|Born||March 3, 1910
Toshio Mori (1910–1980) is an American author, best known for being one of the earliest (perhaps even the first ) Japanese American writers to publish a book of fiction.
Mori was born in Oakland, California and grew up in San Leandro. During World War II, he and his family were interned at Topaz War Relocation Center in Utah, where Mori edited the journal Trek for a year. After the war, Mori returned to the Bay Area where he continued to write. He is the author of Yokohama, California (1949), The Chauvinist and Other Stories (1979), and The Woman from Hiroshima (1980). Mori worked most of his adult life in a small family nursery.
Though Mori was a short story fiction writer, his stories often echoed and reflected the life of Japanese Americans in pre and postwar America. Imbued with wonderment at the everyday routine of the people around him, Mori's stories told of seemingly menial situations that emphasized the emotional connections and culture that all American's share, regardless of their ethnic background. This tone was one of the main reasons why Mori's work was so successful; it was accessible to more than just the Japanese American community. Even Mori's work while in the internment camp was from the 'optimistic perspective', a style of writing in the internment camps which encouraged Japanese American's not to be pessimistic and have faith in the American democratic system.
Though the majority of Mori's work was considered lighthearted and even comical, some of his works did emphasize the taut emotional strain that a Japanese American felt, before, after and during the war. Most of his works prewar described the slightly comical problems that a Japanese American dealt with on a daily basis, trying to balance their Japanese culture with the American one. During his internment, Mori's tone occasionally became dark, especially in a short story dedicated to his brother who was badly injured in the 442nd Regimental Combat Team which describes a fight between brothers over patriotic duty to their country.
- Mori, Toshio. New Directions in Prose & Poetry. Ed. James Laughlin. Middlebury, VT, Otter Valley Press, 1938.
- Yokohama, California, ID: The Caxton Printers, Ltd., 1949. Intro. by William Saroyan.
- “Tomorrow is Coming, Children” Trek. Eds. Jim Yamada, Taro Katayama, and Marii Kyogoku. Topaz Internment Camp, Utah. 1.1 and 1.2 (Christmas 1942/1943): 13-16.
- “The Woman Who Makes Swell Doughnuts.” Aiiieeeee! An Anthology of Asian-American Writers. Ed. Lawson Fusao Inada, et al.. Washington D.C., 1974. 123.
- Woman from Hiroshima. San Jose, CA: Isthmus Press, 1979.
- The Chauvinist and Other Stories. Los Angeles: Asian American Studies Center of University of California, Los Angeles, 1979.
- Yokohama, California. 2nd ed., Seattle: University of Washington Press, 1985. New intro. by Lawson Fusao Inada.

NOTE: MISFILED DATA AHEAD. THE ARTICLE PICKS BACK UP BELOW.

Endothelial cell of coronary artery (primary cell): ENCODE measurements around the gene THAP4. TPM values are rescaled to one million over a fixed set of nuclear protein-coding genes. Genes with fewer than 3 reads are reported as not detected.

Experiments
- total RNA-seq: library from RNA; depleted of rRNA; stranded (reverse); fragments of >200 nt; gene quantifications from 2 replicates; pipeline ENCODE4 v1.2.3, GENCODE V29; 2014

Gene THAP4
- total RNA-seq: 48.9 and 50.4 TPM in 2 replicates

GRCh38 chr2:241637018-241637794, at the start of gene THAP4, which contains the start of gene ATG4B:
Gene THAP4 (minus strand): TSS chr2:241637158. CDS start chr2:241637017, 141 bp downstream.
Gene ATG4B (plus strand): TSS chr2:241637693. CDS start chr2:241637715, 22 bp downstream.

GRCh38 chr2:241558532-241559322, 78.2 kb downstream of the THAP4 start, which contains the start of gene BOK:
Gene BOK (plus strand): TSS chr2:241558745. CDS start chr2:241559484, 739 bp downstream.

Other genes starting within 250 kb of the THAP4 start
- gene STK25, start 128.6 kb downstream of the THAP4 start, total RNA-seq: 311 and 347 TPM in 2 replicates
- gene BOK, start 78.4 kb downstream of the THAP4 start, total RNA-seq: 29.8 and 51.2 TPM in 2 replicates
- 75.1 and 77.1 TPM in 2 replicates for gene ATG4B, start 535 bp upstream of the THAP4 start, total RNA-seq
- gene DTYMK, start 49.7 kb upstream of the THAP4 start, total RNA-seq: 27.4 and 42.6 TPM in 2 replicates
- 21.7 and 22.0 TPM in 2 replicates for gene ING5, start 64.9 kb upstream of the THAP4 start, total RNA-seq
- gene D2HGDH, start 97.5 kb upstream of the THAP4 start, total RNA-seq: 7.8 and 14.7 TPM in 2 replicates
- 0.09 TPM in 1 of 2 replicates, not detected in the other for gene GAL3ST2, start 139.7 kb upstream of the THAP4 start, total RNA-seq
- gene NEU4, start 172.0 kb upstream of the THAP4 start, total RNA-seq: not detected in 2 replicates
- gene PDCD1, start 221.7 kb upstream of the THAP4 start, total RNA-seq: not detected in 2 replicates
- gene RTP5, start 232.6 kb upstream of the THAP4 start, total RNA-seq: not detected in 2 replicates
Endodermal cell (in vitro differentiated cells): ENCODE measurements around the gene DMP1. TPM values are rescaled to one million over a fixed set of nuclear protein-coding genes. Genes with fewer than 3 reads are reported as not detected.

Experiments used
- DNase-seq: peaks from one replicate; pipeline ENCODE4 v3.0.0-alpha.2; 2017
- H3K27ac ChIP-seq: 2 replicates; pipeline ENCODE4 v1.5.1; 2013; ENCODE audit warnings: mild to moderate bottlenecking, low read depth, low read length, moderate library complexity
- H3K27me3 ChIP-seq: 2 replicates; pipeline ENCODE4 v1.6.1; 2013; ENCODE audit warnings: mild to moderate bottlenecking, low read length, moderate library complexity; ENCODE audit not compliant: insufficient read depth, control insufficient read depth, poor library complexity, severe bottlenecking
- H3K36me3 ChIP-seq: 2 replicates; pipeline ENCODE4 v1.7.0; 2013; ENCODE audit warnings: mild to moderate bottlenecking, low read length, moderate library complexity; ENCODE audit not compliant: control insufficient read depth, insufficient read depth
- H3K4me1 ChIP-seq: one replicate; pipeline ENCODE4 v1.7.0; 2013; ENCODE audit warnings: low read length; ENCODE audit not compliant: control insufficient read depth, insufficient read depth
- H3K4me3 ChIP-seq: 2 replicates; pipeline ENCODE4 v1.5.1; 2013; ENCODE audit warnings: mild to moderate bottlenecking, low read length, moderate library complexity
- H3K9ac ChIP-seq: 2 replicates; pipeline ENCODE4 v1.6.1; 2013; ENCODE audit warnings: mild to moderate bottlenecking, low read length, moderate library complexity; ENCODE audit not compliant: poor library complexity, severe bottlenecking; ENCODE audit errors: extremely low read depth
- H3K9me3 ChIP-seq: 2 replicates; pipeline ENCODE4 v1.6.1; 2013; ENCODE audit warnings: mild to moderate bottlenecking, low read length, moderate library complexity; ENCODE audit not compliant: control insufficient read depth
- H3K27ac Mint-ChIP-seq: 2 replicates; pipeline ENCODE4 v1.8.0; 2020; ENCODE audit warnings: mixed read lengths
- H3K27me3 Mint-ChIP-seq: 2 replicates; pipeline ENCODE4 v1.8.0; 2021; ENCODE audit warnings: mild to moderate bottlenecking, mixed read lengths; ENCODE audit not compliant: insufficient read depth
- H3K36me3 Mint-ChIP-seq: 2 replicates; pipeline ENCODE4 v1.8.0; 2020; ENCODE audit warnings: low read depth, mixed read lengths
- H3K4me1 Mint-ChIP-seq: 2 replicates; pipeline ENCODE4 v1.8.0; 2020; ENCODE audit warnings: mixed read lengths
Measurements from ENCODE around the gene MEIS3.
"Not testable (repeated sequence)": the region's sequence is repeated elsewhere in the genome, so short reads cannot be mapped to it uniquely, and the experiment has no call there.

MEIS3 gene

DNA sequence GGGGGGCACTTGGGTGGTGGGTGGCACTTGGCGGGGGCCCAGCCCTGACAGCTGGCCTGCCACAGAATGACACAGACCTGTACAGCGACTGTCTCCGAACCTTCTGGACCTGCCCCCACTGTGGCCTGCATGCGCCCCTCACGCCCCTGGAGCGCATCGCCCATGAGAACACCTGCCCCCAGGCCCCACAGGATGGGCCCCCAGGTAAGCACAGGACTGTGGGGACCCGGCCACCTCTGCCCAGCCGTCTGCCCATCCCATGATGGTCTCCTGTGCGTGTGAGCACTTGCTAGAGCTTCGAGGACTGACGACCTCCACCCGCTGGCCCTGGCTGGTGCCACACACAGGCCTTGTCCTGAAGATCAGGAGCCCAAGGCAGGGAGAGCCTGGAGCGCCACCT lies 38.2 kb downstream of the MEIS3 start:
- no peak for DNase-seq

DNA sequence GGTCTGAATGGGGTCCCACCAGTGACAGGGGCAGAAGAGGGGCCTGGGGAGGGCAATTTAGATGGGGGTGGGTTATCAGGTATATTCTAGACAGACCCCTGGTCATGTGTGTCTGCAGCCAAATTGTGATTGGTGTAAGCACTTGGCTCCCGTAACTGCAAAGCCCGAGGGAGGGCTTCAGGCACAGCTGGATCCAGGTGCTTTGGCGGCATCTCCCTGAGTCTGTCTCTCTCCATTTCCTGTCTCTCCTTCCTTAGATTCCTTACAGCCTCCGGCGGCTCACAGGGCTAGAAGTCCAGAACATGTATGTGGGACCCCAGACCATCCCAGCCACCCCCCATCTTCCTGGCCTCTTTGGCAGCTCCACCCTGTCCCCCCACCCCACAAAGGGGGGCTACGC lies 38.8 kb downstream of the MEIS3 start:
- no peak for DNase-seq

- “Japanese Hamlet.” Imagining America: stories from the promised land. Ed. by Wesley Brown & Amy Ling. New York : Persea Books, 1991. 125-127.
- “The Chauvinist.” Charlie Chan is dead: an anthology of contemporary Asian American Fiction. Ed. by Jessica Hagedorn. New York, N.Y: Penguin Books, 1993. 328-337.
- “Through Anger and Love.” Growing up Asian American, An Anthology. Ed. by Maria Hong. New York: W. Morrow, 1993. 53-64.
- Send These the Homeless (written in Topaz camp in 1942)
- The Brothers Murata (original title “Peace Be Still” completed 1944)
- Way of Life (written during the 1960s)
- Barnhart, Sarah Catlin. “Toshio Mori (1910-1980)” Asian American Novelists: A Bio-Bibliographical Critical Sourcebook. Ed. Emmanuel S. Nelson. Westport, CT: Greenwood; 2000. 234-39
- Bedrosian, Margaret. “Toshio Mori’s California Koans.” MELUS: 15.2 (1988): 47-55.
- Hassell, Malve von. Ethnography, Storytelling and the Fiction of Toshio Mori. Dialectical Anthropology, 1994; 19.4: 401-18.
- Palomino, Harue. Japanese Americans in Books or in Reality? Three Writers for Young Adults Who Tell a Different Story. “How Much Truth Do We Tell the Children? The Politics of Children's Literature.” Ed. Betty Bacon. Minneapolis: Marxist Educational Press; 1988. 257.
- Mayer, David R. “Akegarasu and Emerson: Kindred Spirits of Toshio Mori’s “The Seventh Street Philosopher.” Amerasia Journal, 1990; 16.2: 1-10.
- The Philosopher in Search of a Voice: Toshio Mori’s Japanese-Influenced Narrator. AALA Journal, 1995; 2: 12-24.
- “The Short Stories of Toshio Mori.” Fu Jen Studies: Literature and Linguistics, 1988; 21: 73-87.
- “Toshio Mori and Loneliness.” Nanzan Review of American Studies 15 (1993): 20-32.
- “Toshio Mori’s Neighborhood Settings: Inner and Outer Oakland.” Fu Jen Studies: Literature and Linguistics, 1990; 23: 100-115.
- “Toshio Mori's '1936': A True and a False Prophecy.” Academia: Bungaku Gogaku Hen/Literature and Language, 1999 Sept; 67: 69-81.
- “Can't See the Forest: Buddhism in Toshio Mori's 'The Trees.” Academia: Bungaku Gogaku Hen/Literature and Language, 2002 Jan; 71: 125-36.
- Palumbo Liu, David. “Universalisms and Minority Culture.” Differences: A Journal of Feminist Cultural Studies 7.1 (1995): 188-208.
- Sato, Gayle K. “(Self) Indulgent Listening: Reading Cultural Difference in Yokohama, California.” Japanese Journal of American Studies, 2000; 11: 129-46.
- Sledge, Linda Ching. “Reviewed Work(s): The Chauvinist and Other Stories by Toshio Mori.” MELUS 7.1 (Spring 1980): 86-90.
- Wakida, Patricia. “Unfinished Message” Selected Works of Toshio Mori. The Review of Arts, Literature, Philosophy and the Humanities (RALPH). Volume XXIV.2 (Spring, 2001).
- Hicks, Jack (2000). "Toshio Mori". The Literature of California: Native American beginnings to 1945. U of California P. p. 583. ISBN 978-0-520-22212-0.
- Cheung, King. An Interethnic Companion to Asian American Literature. Cambridge: Cambridge University Press, 1997